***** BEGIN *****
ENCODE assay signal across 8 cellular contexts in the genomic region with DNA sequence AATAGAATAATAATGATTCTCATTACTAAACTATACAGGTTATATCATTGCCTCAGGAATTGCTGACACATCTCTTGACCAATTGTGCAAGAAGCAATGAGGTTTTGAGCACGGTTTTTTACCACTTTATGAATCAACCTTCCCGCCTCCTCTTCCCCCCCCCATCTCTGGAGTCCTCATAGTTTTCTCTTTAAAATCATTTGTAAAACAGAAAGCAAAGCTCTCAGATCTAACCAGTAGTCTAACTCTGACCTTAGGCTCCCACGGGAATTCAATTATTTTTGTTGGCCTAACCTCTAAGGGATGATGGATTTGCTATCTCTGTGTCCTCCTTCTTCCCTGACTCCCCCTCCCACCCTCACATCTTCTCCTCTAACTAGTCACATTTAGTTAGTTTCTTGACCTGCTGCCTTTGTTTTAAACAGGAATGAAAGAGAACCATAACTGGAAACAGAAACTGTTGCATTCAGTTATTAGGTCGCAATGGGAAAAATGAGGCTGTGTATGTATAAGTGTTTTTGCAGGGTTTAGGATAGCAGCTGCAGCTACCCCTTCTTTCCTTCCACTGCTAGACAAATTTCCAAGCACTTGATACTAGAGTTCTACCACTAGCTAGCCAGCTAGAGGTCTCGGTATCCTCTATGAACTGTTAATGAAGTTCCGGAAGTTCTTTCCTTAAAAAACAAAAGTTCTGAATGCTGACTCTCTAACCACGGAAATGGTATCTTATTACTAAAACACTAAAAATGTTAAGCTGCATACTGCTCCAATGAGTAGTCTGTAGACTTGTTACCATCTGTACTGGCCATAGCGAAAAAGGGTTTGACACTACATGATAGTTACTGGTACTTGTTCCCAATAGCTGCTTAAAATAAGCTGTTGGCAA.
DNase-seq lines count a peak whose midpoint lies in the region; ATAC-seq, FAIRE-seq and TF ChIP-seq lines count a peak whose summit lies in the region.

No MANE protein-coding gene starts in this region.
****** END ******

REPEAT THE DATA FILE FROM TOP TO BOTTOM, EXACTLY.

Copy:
ENCODE assay signal across 8 cellular contexts in the genomic region with DNA sequence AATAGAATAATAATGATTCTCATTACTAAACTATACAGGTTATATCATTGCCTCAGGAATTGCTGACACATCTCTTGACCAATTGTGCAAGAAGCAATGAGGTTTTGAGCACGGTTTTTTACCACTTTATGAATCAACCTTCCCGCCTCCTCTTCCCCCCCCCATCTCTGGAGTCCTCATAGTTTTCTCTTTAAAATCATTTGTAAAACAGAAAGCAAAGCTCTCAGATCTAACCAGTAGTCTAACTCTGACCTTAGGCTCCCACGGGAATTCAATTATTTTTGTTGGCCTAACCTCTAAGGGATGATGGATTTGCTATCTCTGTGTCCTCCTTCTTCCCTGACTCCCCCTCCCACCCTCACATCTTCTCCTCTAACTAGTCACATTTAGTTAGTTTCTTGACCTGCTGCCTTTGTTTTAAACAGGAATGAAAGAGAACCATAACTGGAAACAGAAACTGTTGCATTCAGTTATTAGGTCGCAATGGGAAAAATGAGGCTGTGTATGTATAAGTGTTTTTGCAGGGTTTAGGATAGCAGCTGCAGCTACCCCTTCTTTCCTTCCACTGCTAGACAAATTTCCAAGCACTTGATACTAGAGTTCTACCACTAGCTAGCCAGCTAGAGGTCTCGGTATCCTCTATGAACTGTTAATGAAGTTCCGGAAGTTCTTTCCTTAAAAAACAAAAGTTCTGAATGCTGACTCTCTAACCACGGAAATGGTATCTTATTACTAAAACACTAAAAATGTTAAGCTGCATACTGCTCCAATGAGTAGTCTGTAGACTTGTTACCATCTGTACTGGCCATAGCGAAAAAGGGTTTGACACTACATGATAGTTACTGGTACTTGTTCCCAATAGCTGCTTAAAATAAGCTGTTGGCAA.
DNase-seq lines count a peak whose midpoint lies in the region; ATAC-seq, FAIRE-seq and TF ChIP-seq lines count a peak whose summit lies in the region.

No MANE protein-coding gene starts in this region.